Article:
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Review: Alive: The Final Evolution vol.1 (Manga)

Alive: The Final Evolution

Media: Manga

Genre(s): Drama, Horror, Humor, Mystery, Science Fiction

Manga-ka: Tadashi Kawashima (story) and Adachitoka (art)

Number of Volumes: 14+

Licensed? Yes (Del Rey)

Recently released by Del Rey, Alive is an interesting and twisty little sci-fi horror.
The first volume sets up the reader for the story to come, and its unanswered questions and odd occurences leave the reader wanting more.

Around the world, people are mysteriously committing suicide by the thousands.
However, in one Japanese high school, even more troubling things are occuring.
A teenager named Kano finds out that he has somehow been infected by the “suicide virus,” but hasn’t died yet.
When he and his friend Megu find their friend Hirose (a victim of bullying) on the roof of their school, with the bodies of his tormentors lying bleeding all around him, they begin to realize that there is more going on here than meets the eye.
Later, Kano discovers a strange group of people, who have emerged since the uprising of the virus.
They call each other “comrades,” use supernatural powers to kill people…and Kano is one of them.
Alive follows the stories of Kano, Megu, and Hirose, among other minor characters, as they cope with the death all around them and seek to discover the truth about the deadly suicide virus.

While Alive begins with a fascinating concept, a “suicide virus” that causes people to commit suicide willingly, it trails off a bit into territory that is better left untouched.
A little bit of Serial Experiments Lain and a touch of Boogiepop make this series quite a read for the suspense and mystery fan.
The primary fault with the writing, however, is its unnecessary use of humor in very serious situations.
Characters like Kano’s older sister (the high school nurse) will punctuate the otherwise very intense mood with pervert jokes, fanservice, and other forms of crude humor.
Finally, the series seems to be trying to include action within the suspense and horror genre of the manga.
(Using the “comrades” and their strange powers, along with Kano’s ability to use the same powers)
It is hard to tell where this might take us, but hopefully it will be blended into the more suspenseful mood held up through most of volume 1.

The art in Alive utilizes an interesting style.
Adachitoka prefers to go for expression rather than detail in his characters, leaving many things undetailed in order to achieve a more expressive, interesting visual style.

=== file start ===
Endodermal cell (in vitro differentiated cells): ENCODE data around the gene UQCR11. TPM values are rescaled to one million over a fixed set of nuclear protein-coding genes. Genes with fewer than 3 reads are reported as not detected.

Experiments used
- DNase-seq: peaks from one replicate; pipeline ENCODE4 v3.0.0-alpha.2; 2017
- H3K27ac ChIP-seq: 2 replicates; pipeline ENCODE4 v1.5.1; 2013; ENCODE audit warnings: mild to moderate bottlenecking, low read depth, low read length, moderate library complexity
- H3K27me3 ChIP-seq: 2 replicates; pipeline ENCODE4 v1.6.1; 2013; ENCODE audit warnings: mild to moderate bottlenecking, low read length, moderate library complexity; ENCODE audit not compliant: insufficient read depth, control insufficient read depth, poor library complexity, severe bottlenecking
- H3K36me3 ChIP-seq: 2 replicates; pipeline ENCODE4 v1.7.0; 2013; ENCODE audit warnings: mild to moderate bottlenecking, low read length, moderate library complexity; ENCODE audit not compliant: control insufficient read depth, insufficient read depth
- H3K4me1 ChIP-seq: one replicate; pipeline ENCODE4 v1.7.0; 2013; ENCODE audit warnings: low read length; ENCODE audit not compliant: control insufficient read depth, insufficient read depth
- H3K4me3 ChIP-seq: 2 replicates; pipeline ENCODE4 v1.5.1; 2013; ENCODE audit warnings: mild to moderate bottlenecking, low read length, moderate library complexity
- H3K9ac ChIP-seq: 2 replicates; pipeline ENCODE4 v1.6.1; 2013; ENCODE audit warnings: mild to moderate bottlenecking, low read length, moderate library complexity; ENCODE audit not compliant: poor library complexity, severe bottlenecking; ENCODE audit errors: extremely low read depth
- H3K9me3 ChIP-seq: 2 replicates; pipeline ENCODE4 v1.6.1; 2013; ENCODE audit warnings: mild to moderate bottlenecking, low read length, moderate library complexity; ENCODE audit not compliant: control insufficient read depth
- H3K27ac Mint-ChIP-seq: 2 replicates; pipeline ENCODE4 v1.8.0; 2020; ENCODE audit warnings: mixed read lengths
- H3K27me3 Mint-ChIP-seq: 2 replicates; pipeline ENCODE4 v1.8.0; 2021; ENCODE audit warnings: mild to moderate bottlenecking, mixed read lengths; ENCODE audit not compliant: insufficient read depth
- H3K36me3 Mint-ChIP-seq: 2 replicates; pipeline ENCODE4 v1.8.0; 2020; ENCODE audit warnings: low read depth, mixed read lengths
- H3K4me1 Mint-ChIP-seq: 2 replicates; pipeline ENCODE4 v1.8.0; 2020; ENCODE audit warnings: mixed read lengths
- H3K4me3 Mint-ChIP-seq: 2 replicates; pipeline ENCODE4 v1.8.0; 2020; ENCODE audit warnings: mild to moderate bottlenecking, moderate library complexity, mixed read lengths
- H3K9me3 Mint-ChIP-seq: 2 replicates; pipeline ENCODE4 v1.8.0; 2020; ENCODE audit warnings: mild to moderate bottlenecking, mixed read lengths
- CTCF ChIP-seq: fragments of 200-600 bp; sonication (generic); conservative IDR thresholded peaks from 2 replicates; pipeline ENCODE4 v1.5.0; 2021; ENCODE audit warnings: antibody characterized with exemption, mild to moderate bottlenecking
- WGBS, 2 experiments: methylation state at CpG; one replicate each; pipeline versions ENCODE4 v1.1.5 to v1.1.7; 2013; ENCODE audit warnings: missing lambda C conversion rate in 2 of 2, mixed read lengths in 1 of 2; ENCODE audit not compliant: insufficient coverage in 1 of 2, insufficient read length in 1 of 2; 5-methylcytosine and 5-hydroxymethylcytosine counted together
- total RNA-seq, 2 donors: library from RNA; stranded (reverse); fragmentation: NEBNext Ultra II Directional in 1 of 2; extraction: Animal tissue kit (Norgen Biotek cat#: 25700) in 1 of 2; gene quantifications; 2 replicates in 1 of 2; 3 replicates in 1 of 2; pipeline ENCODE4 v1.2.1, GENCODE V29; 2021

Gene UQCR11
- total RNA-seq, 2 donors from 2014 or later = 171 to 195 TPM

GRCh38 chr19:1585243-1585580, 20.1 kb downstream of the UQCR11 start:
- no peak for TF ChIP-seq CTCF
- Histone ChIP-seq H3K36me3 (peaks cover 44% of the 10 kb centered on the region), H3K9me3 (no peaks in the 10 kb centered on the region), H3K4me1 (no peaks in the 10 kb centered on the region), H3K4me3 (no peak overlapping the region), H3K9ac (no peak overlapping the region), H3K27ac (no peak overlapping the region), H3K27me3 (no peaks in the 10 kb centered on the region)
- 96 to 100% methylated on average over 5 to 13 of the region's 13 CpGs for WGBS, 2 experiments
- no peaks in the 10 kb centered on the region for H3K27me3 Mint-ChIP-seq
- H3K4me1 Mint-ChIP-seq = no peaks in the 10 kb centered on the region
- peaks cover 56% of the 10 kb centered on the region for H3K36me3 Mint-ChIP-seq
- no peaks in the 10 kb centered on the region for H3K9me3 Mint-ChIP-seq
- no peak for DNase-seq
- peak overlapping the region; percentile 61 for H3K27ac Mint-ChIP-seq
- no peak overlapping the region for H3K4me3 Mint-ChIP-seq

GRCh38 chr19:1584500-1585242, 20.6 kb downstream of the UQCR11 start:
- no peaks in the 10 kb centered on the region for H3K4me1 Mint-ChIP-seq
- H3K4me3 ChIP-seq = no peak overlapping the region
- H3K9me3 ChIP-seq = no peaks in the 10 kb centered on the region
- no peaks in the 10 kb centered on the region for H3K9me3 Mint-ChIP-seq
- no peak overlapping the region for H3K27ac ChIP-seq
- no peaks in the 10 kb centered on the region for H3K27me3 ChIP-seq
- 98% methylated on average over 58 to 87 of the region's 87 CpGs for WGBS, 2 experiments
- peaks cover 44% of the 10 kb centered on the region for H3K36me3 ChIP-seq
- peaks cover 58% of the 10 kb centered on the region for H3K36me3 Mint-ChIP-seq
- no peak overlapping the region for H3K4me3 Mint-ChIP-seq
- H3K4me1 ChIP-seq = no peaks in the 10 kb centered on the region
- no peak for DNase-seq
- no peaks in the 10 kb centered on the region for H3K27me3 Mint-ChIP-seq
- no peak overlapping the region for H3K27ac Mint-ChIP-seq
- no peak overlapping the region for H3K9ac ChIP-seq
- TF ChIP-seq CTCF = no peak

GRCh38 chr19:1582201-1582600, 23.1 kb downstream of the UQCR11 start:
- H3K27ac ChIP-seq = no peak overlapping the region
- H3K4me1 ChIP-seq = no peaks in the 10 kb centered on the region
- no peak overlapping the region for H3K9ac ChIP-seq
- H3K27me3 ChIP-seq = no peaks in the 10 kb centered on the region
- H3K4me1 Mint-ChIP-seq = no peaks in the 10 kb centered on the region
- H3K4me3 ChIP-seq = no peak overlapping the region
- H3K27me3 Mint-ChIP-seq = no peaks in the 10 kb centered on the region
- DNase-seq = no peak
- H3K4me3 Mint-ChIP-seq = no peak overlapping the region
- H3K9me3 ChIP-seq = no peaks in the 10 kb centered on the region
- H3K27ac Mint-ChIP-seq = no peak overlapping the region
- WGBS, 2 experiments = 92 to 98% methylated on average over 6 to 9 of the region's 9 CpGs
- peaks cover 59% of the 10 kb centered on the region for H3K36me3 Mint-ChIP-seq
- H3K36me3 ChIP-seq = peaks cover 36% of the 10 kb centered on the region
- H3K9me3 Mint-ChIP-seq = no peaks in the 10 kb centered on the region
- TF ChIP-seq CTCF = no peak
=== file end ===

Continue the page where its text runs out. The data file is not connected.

His backgrounds and other non-human work, however, is detailed, and maintains a dark atmosphere.
Toning is dark and helps the mood a lot, while there are many good uses of visual effects like the “shaken” effect in which the drawing is copied and then altered to give a shaken effect.
Adachitoka has mixed successes when it comes to character designs.
A select few characters, mostly the “comrades,” look perfectly creepy, while Kano’s sister and the big-lipped design she is given is sickeningly overdone.
Overall, there’s not much to complain about when it comes to art.
Even when Adachitoka makes his characters less detailed, they still feel real and emotional enough for you to connect with them.

Del Rey’s extras in volume 1 are pleasing as always.
In addition to some very nice notes from the writer and author, there are plentiful translation notes in the back of the book.
Also in the back is a collection of short light comics, or 4koma, involving the characters of Alive.
These are all comedy, and hence out-of-place in the dark world of Alive.
Of course, it doesn’t help that they’re not particularly funny either.

I first heard about Alive at AnimeNEXT, during a Del Rey press conference as they reviewed their upcoming releases.
When it was first described, I pictured a truly dark and disturbing manga along the lines of such classics as Lain and Boogiepop.
Instead, it is at once a dark, bloody story, and a light school life comedy.
It’s a dissapointing read, but Alive volume 1 will get you interested in a potentially great story that is standing on the edge of a building, waiting to fall off.
Will it choose to throw itself off into the death that is mediocrity, or will it turn back and become something original?


(2.667 stars)


Release Quality: 3.5

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